Paralysis Agitans





This is a chronic affection of the nervous system having for its most

characteristic symptom a tremor, but with marked muscular rigidity and

weakness. It is much more common in men than in women, in almost the

reverse proportion of Graves' disease. It is usually a disease of the

old, but may occur in early middle life and has been known to develop

even early in the twenties. In the old days when malaria was a common

diagnosis for many different conditions, paralysis agitans apparently

followed malaria so often that there was thought to be some connection

between the two diseases. The more we have learned of malaria the less

likely this seems to be. Continuous exposure to cold for long periods

and to dampness during the daily occupation for years, or repeated

severe wettings, have been considered as causative elements. None of

these physical factors, however, has been as directly connected with

the occurrence of the affection as various emotional conditions, and

the thought is suggested that even in cases of severe exposure the

worry and fright and solicitude incident to the fear in an elderly

person that this exposure will have serious consequences, is an

important etiological element.





Psychic Factors.--Fright.--Practically all the authorities agree

that mental conditions are prominent factors in the production of the

disease. Serious business cares and worries and anxieties have often

long preceded its development. Fright is mentioned by nearly all those

who write on the subject as at least an occasion for the development

of paralysis agitans if not a cause. One of my own most interesting

cases occurred in the sheriff of a county of the Southwest who had

earned for himself the deep enmity of an Indian by arresting him. Not

long afterwards one Sunday morning when the sheriff quite unarmed came

round a corner he found the Indian just in front of him wildly drunk

and armed with a rifle. At once the rifle went to the Indian's

shoulder, but he did not want to kill his man without having his

revenge by torturing him, so he did not pull the trigger, but

announced to him in vigorous though broken English that he had him now

and was going to kill him. The sheriff tried to parley and for a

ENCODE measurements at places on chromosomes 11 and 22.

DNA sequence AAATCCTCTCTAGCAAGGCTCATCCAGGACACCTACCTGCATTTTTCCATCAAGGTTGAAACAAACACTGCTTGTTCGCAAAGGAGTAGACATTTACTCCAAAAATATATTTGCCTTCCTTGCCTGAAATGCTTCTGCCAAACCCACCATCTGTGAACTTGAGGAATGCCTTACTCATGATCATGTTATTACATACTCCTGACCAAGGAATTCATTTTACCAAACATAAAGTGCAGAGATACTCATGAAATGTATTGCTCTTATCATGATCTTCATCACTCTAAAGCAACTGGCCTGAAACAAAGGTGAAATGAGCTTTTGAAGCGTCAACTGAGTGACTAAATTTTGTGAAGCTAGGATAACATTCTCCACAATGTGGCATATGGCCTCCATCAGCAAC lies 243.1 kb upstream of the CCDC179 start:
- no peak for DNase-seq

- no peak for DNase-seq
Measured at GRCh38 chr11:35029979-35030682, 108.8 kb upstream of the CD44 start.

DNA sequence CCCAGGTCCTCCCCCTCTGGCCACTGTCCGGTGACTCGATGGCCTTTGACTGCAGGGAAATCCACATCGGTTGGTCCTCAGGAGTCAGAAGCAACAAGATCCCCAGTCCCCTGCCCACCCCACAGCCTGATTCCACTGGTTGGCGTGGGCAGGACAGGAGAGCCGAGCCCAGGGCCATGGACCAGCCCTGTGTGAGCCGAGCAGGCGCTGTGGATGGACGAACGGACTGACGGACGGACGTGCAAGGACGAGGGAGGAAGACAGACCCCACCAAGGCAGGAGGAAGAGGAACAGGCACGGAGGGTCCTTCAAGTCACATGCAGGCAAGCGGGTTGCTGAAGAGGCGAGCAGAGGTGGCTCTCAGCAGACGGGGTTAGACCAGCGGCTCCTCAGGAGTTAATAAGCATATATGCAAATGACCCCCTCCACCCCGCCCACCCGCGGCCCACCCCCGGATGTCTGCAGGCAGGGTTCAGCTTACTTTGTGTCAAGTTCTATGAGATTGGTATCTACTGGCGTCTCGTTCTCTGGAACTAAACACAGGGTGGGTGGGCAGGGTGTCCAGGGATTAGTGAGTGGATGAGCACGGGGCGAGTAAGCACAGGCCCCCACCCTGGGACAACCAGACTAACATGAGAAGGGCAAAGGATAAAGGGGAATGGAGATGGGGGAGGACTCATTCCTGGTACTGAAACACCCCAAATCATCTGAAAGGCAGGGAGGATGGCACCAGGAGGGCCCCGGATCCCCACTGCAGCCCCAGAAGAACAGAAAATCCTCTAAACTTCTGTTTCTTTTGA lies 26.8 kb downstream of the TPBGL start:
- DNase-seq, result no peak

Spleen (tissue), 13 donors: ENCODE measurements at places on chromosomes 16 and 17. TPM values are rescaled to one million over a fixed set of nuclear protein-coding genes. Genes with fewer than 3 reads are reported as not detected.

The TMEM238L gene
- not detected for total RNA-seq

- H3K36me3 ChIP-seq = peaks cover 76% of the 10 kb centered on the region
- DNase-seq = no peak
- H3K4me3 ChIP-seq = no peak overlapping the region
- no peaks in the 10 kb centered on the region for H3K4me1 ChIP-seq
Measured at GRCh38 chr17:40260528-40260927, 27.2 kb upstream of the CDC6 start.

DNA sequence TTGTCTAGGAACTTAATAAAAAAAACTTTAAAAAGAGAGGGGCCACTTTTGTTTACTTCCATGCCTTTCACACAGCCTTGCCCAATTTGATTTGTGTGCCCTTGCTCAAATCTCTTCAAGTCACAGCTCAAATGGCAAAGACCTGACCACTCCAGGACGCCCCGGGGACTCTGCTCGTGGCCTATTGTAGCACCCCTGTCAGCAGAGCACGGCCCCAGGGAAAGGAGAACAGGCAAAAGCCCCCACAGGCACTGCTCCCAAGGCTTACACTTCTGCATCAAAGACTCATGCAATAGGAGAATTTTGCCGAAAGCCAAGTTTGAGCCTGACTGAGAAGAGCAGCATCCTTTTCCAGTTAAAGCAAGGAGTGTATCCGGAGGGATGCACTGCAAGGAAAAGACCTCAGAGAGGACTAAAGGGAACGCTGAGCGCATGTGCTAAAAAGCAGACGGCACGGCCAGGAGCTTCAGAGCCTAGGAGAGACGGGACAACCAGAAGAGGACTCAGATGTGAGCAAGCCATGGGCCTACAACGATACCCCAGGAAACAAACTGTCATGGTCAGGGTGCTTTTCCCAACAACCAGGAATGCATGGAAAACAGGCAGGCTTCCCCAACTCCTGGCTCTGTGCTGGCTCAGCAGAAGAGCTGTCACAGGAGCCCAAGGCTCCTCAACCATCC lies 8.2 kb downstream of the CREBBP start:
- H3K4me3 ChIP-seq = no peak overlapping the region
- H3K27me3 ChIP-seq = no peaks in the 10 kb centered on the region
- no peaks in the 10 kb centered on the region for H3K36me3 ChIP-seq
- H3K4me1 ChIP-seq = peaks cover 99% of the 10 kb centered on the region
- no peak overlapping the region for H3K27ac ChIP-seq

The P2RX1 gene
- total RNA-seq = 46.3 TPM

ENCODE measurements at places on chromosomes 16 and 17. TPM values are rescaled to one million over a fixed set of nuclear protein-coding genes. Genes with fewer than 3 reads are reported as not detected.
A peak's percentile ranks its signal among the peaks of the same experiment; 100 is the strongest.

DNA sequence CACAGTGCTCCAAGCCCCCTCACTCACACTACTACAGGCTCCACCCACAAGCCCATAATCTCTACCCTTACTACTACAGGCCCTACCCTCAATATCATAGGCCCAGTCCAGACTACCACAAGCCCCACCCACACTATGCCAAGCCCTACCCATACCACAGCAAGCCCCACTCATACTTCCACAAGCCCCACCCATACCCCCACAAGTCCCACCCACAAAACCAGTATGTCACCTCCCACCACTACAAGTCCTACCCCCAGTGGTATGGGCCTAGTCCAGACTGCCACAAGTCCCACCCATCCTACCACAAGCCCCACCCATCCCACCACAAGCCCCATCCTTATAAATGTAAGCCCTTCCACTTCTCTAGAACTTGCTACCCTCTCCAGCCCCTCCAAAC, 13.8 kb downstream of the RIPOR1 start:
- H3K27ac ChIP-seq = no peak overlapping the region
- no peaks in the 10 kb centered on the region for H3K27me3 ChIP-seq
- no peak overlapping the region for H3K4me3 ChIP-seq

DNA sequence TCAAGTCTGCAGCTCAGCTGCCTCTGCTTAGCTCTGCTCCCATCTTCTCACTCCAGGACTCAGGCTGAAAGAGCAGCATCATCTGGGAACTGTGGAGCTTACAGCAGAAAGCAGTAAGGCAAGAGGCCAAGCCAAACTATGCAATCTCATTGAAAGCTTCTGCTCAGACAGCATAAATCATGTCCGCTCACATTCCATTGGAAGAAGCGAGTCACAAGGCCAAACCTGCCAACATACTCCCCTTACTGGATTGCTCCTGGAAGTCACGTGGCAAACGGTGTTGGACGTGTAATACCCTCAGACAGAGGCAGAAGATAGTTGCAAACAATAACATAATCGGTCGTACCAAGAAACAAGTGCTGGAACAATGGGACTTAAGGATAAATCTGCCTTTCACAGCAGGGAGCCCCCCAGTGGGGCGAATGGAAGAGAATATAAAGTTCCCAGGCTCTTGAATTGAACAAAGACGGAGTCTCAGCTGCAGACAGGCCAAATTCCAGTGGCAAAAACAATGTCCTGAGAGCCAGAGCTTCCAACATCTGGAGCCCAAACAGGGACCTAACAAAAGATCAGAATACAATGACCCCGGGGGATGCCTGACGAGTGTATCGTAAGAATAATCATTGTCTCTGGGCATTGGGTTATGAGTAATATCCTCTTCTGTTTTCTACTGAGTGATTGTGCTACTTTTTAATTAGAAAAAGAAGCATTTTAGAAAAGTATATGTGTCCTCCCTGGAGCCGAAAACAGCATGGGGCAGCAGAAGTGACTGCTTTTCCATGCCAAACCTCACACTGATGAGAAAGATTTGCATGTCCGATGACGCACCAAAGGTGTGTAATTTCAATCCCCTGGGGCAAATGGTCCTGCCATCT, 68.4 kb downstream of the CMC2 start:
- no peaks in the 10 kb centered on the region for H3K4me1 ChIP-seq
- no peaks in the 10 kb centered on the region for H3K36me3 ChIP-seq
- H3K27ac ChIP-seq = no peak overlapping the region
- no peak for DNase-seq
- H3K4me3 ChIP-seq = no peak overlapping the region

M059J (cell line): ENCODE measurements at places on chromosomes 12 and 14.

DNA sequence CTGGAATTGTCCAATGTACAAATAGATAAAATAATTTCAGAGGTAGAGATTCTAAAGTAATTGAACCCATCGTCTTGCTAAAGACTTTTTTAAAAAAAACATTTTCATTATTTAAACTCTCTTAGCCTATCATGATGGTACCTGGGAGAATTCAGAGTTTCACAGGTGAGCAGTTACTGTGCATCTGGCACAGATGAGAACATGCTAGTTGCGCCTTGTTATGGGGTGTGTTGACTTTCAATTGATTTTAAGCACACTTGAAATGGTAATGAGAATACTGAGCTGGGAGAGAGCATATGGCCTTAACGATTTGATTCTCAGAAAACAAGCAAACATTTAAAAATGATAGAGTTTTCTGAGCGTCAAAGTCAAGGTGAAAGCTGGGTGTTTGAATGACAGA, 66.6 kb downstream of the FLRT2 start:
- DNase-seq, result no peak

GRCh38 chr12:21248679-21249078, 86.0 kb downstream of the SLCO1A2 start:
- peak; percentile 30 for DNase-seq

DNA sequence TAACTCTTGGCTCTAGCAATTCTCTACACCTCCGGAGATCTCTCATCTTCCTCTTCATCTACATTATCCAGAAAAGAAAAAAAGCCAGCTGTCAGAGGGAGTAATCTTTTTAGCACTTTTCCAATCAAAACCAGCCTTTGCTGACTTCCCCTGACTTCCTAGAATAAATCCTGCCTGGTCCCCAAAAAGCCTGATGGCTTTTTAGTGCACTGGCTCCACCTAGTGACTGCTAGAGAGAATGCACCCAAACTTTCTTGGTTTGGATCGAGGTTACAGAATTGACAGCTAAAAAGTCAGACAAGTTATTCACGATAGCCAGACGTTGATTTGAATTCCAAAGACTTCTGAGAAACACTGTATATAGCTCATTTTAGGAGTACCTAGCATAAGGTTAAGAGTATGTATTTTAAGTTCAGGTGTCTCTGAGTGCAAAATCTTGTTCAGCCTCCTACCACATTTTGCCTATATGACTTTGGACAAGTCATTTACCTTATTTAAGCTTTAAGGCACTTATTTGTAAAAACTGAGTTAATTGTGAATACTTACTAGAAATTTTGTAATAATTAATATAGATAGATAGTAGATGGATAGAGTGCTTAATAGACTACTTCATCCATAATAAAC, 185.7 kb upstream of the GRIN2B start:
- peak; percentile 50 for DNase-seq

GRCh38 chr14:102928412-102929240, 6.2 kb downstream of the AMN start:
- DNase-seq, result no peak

moment the Indian permitted him to do so, apparently in order to

prolong the agony. They were not more than two yards apart at the

beginning, and the sheriff took his only chance and jumped and knocked

the gun up. It went off just as he did so, the bullet singeing his

hair. He succeeded in arresting the Indian and throwing him into jail,

but the next day a tremor developed in the arm which had grasped the

rifle. This spread and finally became typical of paralysis agitans. He

was a man only slightly past fifty and there had been no preliminary

symptoms.





Mental Control of Symptoms.--Many similar cases following fright or

vehement emotion have been reported, so that it is easy to understand

the feeling that the affection has a large psychic element in it,

though evidently from its persistency and its continued development,

there is some underlying pathological condition. The tremor may be

controlled in voluntary movements, while emotion exaggerates it.

There is no doubt, however, that concentration of will and the

definite effort to control the symptoms enables the patient to rid

himself of them to a great degree for a time at least. It has been

noted frequently that when a consultant physician is called the

patient will be better for the day of the consultation than he had

been for months before. The visits of particular friends will often

arouse a sufferer to such efforts as greatly lessen his rigidity,

decrease his tremor and make him capable of getting around better than

before. The state of mental depression that commonly develops in these

cases exaggerates the symptoms, adds neurotic and even physical

conditions that develop from lack of exercise and air, and makes the

patient's general state much worse than it would otherwise be.





Pathology.--Our scanty but growing knowledge of the pathology of

paralysis agitans makes it clear that the disease is, in typical

cases, probably due to an overgrowth of connective tissue, the

neuroglia cells, in the central nervous system. Just what causes this

overgrowth of connective tissue is not clear. It is an exaggeration of

a normal senile process. Apparently one of the processes of age in man

is a decadence of the vitality of important higher tissues with a

corresponding increase of vitality in the lower or connective tissues.